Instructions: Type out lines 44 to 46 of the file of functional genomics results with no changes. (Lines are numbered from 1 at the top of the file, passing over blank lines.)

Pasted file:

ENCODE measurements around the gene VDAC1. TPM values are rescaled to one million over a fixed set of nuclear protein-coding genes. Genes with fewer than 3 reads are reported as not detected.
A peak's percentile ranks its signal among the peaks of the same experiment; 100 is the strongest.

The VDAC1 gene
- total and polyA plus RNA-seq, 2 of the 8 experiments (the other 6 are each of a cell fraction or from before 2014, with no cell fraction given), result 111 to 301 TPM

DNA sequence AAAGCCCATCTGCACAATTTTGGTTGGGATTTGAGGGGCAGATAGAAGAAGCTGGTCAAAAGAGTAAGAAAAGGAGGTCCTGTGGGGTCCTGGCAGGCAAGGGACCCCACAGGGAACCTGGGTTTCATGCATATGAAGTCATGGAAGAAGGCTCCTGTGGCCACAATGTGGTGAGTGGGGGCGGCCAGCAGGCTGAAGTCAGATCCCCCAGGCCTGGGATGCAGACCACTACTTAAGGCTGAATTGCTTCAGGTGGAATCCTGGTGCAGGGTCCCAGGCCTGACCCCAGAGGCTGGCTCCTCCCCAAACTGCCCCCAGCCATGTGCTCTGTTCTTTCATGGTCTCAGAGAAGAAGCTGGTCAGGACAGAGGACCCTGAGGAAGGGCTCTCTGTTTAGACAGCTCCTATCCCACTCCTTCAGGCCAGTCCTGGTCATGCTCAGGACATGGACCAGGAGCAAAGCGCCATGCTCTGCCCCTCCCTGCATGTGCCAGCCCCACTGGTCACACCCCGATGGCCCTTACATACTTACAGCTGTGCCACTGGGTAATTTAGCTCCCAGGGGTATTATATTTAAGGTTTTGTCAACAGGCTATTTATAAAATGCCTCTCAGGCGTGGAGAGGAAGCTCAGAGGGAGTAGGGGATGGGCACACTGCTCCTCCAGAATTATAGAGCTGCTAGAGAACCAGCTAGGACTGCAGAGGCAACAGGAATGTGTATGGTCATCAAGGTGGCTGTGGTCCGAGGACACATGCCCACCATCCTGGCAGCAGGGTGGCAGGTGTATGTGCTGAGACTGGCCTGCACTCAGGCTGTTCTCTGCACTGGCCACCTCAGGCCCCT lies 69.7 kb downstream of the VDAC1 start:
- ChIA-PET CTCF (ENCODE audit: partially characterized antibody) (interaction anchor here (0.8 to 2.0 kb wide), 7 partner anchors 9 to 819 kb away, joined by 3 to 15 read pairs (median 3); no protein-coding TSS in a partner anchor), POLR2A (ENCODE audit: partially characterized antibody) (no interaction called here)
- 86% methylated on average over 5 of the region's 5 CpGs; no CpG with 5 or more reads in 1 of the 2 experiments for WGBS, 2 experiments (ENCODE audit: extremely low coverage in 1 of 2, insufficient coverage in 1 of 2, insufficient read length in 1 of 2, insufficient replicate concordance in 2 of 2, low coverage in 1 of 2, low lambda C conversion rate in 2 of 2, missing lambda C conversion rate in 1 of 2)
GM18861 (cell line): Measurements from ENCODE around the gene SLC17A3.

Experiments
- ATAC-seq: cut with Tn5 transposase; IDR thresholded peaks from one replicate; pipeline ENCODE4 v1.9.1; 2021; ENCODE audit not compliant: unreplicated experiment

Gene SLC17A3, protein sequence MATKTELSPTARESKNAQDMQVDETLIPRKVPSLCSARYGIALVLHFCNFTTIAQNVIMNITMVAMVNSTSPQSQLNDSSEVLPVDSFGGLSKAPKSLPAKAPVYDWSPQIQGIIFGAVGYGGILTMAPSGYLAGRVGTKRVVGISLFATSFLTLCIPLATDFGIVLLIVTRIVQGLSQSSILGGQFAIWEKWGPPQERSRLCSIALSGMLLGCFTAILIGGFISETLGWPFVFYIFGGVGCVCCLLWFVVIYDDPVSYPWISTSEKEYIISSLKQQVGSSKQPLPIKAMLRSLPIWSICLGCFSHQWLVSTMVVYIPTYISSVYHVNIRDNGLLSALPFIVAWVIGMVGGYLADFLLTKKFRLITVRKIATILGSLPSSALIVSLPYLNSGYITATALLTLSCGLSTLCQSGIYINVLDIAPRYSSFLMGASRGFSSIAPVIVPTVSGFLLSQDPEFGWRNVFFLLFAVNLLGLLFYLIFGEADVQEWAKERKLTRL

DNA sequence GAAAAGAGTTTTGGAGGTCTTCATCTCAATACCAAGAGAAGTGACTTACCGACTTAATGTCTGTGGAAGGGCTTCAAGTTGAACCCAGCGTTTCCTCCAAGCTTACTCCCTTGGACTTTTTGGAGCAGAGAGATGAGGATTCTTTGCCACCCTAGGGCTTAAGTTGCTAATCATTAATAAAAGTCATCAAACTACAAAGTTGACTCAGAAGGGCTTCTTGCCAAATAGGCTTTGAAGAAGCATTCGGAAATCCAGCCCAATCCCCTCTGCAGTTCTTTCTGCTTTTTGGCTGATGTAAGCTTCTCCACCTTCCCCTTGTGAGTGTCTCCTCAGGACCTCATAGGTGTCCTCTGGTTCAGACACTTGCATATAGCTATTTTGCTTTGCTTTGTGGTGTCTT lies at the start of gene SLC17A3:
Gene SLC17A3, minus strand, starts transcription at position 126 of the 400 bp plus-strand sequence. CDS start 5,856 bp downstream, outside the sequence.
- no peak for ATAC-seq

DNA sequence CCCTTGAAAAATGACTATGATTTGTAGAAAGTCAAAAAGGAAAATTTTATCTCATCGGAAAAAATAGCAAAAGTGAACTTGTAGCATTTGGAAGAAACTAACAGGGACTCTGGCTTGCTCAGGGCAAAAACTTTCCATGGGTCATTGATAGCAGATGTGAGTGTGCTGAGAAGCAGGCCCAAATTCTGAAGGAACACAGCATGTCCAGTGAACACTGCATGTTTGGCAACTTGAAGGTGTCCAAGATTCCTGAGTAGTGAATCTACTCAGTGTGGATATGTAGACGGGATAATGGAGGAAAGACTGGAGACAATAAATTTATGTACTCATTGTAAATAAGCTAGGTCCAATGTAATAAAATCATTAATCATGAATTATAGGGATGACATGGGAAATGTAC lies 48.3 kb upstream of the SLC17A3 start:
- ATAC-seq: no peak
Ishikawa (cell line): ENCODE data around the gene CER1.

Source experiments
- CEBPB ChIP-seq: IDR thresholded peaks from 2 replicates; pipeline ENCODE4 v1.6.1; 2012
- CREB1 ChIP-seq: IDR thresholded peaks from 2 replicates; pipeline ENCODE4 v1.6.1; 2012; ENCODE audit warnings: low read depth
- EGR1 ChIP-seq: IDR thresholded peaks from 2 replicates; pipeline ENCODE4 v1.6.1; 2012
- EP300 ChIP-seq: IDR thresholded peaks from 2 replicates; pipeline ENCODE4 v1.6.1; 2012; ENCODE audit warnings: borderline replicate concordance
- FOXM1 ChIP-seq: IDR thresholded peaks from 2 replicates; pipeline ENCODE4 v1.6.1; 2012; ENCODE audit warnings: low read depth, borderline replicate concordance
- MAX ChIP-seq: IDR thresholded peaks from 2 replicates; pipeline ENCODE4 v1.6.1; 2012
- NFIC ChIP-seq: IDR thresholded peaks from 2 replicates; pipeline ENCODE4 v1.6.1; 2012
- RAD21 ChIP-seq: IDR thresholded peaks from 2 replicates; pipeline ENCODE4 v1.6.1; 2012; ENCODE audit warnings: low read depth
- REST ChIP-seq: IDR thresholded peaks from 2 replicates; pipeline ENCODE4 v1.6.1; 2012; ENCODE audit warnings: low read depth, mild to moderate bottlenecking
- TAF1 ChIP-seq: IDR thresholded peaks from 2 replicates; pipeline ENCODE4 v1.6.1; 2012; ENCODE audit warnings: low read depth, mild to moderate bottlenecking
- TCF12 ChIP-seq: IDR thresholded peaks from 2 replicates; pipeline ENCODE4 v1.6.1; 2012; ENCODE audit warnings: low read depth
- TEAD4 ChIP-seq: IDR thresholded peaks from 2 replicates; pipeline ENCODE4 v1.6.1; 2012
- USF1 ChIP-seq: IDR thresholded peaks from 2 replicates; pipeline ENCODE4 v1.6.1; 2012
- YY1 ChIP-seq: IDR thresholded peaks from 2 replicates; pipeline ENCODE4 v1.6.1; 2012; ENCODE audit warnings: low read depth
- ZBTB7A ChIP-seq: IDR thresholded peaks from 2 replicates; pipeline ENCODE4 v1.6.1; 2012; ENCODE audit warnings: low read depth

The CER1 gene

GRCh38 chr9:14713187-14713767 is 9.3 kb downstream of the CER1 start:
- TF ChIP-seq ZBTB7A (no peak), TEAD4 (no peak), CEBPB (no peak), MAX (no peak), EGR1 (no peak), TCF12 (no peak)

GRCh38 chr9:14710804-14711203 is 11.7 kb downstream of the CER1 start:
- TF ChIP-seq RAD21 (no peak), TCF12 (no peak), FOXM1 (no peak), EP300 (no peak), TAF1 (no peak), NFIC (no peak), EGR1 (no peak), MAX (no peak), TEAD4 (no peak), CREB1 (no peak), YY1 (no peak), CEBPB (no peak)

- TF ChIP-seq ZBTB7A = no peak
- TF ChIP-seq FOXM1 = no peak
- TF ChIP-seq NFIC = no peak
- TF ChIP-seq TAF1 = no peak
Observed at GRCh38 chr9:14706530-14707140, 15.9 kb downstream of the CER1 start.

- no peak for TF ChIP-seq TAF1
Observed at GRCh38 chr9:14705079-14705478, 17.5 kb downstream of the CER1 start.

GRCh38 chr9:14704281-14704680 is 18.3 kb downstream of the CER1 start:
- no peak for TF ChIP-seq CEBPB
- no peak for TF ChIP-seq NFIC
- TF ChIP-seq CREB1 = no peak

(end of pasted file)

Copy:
- no peak for TF ChIP-seq TAF1
Observed at GRCh38 chr9:14705079-14705478, 17.5 kb downstream of the CER1 start.

GRCh38 chr9:14704281-14704680 is 18.3 kb downstream of the CER1 start: